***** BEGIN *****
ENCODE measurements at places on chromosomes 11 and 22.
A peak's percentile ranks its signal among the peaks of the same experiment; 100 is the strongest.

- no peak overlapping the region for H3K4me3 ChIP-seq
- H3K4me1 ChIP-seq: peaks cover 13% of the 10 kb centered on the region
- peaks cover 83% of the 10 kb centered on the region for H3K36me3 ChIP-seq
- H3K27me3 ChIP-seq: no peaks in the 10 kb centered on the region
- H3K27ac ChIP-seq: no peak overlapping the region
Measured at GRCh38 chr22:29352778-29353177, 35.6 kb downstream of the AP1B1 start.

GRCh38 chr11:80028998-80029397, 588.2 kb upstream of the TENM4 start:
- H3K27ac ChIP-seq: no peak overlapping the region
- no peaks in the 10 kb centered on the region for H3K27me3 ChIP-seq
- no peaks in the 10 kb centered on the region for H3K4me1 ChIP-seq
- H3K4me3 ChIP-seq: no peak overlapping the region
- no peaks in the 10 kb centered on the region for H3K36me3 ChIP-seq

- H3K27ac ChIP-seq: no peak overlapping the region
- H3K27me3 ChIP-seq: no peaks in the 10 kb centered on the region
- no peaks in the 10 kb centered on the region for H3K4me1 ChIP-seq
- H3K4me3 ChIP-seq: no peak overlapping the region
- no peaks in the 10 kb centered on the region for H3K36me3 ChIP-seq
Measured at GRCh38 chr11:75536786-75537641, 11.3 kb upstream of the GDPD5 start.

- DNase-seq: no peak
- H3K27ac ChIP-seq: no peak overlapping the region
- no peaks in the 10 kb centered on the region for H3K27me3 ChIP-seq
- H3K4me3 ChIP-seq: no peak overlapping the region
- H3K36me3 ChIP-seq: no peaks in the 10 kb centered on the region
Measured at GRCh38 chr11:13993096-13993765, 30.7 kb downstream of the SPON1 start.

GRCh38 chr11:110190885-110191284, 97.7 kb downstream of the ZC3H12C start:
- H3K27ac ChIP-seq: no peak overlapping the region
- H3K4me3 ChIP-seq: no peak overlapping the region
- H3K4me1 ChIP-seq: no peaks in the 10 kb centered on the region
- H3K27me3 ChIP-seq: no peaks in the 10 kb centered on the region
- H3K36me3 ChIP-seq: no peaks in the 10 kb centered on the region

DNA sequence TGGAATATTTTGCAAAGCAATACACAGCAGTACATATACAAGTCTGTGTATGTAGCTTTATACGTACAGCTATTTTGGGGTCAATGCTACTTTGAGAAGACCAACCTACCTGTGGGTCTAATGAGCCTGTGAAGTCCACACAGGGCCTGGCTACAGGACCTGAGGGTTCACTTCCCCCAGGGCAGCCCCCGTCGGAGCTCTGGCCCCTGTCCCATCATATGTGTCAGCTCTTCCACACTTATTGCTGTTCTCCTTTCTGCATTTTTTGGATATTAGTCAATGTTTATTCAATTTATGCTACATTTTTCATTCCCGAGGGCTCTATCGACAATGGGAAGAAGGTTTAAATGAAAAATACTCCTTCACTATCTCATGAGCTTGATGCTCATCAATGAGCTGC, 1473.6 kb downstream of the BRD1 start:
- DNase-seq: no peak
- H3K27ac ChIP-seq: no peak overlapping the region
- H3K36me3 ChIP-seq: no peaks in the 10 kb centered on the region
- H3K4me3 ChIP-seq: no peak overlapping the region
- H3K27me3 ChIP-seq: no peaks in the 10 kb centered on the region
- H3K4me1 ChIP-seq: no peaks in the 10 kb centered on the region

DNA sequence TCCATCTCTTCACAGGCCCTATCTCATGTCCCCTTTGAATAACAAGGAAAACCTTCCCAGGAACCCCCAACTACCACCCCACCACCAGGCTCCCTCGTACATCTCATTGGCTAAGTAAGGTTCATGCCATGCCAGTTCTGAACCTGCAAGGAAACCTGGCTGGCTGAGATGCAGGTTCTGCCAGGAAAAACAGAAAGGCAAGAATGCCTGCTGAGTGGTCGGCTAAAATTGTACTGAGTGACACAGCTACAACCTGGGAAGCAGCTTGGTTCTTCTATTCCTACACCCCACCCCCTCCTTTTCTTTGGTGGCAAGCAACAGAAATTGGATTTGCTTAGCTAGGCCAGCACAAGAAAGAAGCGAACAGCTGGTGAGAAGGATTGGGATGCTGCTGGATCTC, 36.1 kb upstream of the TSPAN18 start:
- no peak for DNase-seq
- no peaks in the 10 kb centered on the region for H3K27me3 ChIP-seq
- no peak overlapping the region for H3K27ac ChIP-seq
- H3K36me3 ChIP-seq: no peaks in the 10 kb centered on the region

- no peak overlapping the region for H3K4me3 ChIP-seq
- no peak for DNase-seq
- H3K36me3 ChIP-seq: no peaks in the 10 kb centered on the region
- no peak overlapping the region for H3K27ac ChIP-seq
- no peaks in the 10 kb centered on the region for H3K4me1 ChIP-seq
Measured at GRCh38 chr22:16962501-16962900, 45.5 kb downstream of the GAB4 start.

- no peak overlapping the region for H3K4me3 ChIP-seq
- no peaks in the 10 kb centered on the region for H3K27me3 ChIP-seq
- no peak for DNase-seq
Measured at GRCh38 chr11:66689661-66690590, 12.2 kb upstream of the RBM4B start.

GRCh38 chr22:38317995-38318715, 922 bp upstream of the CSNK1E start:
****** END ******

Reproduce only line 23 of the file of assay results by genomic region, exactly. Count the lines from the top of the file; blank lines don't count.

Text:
- no peaks in the 10 kb centered on the region for H3K27me3 ChIP-seq